I fell pregnant with Ollie a few weeks after getting married. The pre-wedding preparations had been epic. I think I was at the gym almost everyday and was eating meals that pretty much resembled what you’d see in the pages of Women’s Fitness magazine. I have no idea now what I weighed at my wedding but I felt pretty good, though still wondered if ‘my arms could have been a LITTLE more toned.’
While I was pretty active during pregnancy, I pretty much didn’t stop eating for 9 months. I was never weighed and didn’t have any issues with gaining too much but I reckon I would have had to of put on maybe 20 kilograms. My body changed again (and not just with the addition of an enormous bump). I got cellulite for the first time in my life. My bum and thighs increased in size. Everything seemed bigger. Despite that, I LOVED being pregnant and loved the fact that my body was growing a little life inside it.
Fast forward to the weeks and months after birth and while I was suprised to still be carrying my baby belly around for a short time, i seemed to lose weight quickly. I wasn’t looking after myself though and it definitely started to impact both my body and mental state. I reckon I probably went back to around my pre-pregnancy standard weight though I didn’t weigh myself. Things were different though and I felt as if my body had been completely transformed by pregnancy. 11 months after Ollie was born, I quit sugar which changed things again.
Mulling over where I’m at now was interesting. As I lazed on the balcony of our holiday cabin on Monday, clad in a bikini, I realised I’ve never worried less about how I look. I was a little stunned by that, I have to admit. I used to spend so much time worrying about exercise and what I was eating, primarily because of the potential impact it would have on how I looked. After having Ollie I was more concerned with whether my boobs would work properly. Fast forward a few months and it was all about learning to wear him, push a trolley and carry bags of shopping up three flights of stairs. I quit sugar primarily for the mental health benefits I was hoping to achieve. A decrease in anxiety was what I was looking for, not a change in dress size. I did catch myself zeroing in on my belly when I passed the multiple mirrors in our cabin but instead of the tirade of criticism I would have experienced three years ago, it was far more ‘meh, whatever’.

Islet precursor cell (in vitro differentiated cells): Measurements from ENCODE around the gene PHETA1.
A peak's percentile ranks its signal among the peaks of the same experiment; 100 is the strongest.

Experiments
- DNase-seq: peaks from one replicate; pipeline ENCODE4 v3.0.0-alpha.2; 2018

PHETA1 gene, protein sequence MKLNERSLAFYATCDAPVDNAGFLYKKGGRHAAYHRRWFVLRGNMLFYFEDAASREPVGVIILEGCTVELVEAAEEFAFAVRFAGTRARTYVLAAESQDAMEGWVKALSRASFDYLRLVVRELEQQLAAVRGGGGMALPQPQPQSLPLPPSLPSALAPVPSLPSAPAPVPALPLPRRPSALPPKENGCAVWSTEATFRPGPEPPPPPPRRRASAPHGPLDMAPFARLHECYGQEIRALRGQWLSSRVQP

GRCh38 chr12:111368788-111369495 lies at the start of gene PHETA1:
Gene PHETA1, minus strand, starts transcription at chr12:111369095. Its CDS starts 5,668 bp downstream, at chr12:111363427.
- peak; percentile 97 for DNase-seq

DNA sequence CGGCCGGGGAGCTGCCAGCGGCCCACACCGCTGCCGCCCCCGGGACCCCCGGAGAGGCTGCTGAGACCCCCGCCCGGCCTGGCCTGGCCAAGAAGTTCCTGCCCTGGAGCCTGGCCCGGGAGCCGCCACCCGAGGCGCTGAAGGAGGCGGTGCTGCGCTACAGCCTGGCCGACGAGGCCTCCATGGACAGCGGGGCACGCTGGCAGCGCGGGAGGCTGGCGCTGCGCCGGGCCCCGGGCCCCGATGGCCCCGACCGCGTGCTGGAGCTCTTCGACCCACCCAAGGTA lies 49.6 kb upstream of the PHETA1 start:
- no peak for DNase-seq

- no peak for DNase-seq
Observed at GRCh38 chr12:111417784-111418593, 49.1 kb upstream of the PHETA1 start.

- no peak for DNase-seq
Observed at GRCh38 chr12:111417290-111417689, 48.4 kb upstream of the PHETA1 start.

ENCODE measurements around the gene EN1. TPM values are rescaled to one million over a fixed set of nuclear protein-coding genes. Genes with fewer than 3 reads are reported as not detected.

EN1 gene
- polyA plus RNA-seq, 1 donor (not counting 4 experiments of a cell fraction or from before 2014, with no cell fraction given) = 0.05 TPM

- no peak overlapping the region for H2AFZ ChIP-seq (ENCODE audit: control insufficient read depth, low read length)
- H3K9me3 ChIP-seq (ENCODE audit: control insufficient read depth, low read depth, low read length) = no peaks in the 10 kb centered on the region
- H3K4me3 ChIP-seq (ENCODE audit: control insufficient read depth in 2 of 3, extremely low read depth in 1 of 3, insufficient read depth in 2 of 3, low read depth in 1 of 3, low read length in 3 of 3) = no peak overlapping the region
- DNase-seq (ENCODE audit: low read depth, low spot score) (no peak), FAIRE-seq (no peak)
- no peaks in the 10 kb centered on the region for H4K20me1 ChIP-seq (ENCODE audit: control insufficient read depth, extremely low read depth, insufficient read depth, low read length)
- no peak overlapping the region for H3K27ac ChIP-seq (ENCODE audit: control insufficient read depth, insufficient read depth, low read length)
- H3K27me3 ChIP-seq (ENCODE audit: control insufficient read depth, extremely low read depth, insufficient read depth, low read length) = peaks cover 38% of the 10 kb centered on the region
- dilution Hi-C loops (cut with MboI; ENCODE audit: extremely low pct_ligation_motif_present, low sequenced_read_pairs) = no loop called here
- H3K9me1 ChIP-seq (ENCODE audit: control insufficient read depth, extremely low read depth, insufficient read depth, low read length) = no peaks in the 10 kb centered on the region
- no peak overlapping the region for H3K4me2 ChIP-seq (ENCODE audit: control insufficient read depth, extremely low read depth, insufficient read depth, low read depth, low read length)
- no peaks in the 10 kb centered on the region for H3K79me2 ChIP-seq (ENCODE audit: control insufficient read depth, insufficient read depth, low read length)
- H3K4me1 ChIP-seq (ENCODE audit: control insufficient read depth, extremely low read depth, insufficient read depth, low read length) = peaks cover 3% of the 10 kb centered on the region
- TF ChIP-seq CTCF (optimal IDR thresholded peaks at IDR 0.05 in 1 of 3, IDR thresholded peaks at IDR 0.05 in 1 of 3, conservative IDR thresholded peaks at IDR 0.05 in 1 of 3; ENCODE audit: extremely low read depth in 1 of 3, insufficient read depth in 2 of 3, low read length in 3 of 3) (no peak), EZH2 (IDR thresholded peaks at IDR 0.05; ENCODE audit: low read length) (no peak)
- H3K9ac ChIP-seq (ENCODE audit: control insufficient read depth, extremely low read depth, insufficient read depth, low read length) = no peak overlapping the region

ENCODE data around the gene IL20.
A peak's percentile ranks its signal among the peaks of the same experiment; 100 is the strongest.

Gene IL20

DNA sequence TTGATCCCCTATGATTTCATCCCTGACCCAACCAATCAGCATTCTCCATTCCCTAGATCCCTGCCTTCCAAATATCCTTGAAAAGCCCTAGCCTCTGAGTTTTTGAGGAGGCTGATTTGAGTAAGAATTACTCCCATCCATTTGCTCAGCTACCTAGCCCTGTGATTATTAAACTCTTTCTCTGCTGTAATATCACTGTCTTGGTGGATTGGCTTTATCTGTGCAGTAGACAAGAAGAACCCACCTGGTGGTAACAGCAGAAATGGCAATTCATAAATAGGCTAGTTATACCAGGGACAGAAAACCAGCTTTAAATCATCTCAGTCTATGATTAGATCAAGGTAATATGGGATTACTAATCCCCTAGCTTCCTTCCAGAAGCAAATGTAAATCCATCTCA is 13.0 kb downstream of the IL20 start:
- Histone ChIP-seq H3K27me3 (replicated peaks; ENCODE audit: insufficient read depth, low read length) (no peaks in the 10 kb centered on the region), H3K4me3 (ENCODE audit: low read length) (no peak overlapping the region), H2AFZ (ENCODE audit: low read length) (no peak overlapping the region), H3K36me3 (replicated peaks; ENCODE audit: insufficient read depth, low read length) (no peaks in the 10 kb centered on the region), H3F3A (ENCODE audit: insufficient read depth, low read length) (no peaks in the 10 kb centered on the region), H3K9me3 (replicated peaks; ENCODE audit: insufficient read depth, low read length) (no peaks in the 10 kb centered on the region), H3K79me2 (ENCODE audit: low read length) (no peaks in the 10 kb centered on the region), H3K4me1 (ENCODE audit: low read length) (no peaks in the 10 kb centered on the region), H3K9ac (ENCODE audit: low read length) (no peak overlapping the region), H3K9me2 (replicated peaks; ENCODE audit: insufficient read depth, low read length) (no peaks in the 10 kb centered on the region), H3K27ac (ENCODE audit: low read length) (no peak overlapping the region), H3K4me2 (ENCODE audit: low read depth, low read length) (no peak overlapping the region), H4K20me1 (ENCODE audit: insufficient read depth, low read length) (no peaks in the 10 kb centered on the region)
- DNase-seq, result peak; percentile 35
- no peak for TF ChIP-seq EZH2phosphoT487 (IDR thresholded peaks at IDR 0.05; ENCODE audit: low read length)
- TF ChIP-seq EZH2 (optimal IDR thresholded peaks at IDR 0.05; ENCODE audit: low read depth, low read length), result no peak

I’ve never posted shots of me in anything other than clothes before. Heck, my photos are usually cropped to take in the makeup or outfit that I’m wearing. But seeing the bravery displayed by the women taking part in The 4th Trimester Bodies Project inspired me to put my money where my mouth it and actually demonstrate the comfortable place I’m at with my body these days. It is slightly terrifying. Somehow, writing about my struggles with OCD, anxiety and depression were easy compared to shoving a few bikini clad pics onto a page which is quite ridiculous when you think about it!
So in the name of solidarity, in celebrating the miraculous feats my body has occurred, here I am! 20 months post partum!